Myths, Beliefs and Facts about What Hurts our Eyes and Vision
Our eyes are one of our most precious organs. And that’s why we want to take care of them the best we can. But many times, there are “facts” all over the Internet or old wives’ tales about what hurts our eyes and vision that are pure legends.
Let’s Analyze a Few and See if We Can Give You Peace of Mind
“Don’t sit too close to the tv!” or “Looking at your laptop all day will make you blind!”
Myth. Even though our eyes weren’t designed to look at a screen all day long, it won’t bring any long term damage. Damage can be done temporarily by not blinking enough which will cause dryness. Digital eye fatigue is not an illness.
“There’s not enough light here for you to read! You’ll go blind!”
Myth. Poor light will cause eye fatigue, but it won’t damage your eyes permanently. What a relief to hear that one right?
“My parents had to get glasses at 45, so I’ll probably will too”
Not always! Genetics play a big part in our eyes and vision health, but it’s not a guarantee. And some problems come up whether there’s family history or not.
“If I use my glasses too much, my eyes will depend on them”
Myth. Using glasses doesn’t deteriorate the physiology of your eyes. With time, you might depend on them more because of age. And the truth is, our eyesight will deteriorate with time. It’s too bad, but it’s a fact.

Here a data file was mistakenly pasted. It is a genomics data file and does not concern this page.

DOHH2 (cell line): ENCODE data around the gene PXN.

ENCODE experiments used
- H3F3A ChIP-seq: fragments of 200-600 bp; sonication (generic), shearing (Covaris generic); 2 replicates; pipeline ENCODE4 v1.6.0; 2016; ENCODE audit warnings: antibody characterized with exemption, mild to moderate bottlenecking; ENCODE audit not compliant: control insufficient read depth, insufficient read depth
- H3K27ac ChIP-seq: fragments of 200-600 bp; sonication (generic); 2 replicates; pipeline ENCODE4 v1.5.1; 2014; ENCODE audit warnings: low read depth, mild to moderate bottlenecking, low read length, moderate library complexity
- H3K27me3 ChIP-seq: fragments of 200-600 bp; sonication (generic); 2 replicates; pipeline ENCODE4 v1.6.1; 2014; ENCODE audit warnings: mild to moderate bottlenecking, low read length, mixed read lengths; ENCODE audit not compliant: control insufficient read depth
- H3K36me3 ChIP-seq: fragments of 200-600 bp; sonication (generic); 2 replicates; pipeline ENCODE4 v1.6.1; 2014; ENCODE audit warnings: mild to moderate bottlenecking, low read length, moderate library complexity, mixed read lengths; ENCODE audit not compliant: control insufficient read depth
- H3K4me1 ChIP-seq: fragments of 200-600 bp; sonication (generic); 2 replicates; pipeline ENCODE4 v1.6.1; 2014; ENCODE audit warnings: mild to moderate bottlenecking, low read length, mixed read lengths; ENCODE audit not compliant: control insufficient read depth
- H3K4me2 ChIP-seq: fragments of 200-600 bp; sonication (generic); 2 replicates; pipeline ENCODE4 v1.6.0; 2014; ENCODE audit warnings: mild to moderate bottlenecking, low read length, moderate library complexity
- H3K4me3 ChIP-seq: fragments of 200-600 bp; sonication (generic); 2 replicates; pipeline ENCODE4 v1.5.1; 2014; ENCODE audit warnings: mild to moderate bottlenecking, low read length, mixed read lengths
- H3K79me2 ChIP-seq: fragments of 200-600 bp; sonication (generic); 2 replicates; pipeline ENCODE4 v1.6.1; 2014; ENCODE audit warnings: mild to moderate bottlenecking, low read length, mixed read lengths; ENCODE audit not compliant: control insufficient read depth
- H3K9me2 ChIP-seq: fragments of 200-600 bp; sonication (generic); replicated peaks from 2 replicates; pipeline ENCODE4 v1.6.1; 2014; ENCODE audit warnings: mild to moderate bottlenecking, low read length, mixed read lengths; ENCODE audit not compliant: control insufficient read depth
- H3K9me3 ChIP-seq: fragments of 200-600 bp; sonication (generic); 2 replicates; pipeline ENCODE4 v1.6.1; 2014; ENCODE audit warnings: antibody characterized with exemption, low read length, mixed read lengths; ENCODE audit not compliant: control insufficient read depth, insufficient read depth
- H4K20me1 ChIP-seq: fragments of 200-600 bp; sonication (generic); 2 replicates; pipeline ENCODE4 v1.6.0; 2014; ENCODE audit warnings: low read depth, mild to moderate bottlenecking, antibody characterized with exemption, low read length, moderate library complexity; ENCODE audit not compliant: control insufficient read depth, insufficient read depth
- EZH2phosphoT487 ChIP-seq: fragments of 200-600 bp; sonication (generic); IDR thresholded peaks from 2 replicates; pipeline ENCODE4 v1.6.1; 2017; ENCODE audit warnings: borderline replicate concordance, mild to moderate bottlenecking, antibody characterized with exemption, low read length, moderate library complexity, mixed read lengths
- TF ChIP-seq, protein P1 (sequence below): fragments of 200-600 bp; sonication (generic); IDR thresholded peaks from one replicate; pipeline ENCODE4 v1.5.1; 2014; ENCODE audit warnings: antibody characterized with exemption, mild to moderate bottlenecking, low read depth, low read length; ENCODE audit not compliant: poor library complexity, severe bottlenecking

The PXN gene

Another harsh fact is that eating carrots won’t necessarily give us bionic eyesight. Though diet is important for our overall health which includes our eyes and vision. Momma lied!
Now Onto the Things That Do Hurt Our Eyes and Vision
Vitamin D is great but there’s a real threat with exposing your eyes to the sun, and that is damage. Wear sunglasses with UV protection every time you have to be in the sunlight. And it looks cool too.
What? Yes, some eye drops can cause damage because of the preservatives they contain. (could they even be poison?) It’s very normal to suffer from eye dryness but if you do, opt for the drops that come in individual blister for single use. They don’t have as many preservatives. And if your eyes are itchy, put the drops in fridge first so the coolness acts as a calming effect.
Wearing contact lenses in some places
When going to bed, in the shower, hot tubs, or swimming pool, wearing contact lenses can hurt our eyes because they won’t be getting enough oxygen. Make sure to give your blinkers a breath of fresh air.
Wearing protective goggles when swimming is recommended to protect the eyes from the irritating chemicals.
“Flashing lights, pain, fuzzy vision, redness or light sensitivity can all be signs of problems, and they may not disappear on their own” says an article from http://health.allwomenstalk.com/. If you’re experiencing any of these symptoms, book an eye exam as soon as possible. It could be something completely minor, but ignoring your eyes and vision potential problems could lead to worse ones.
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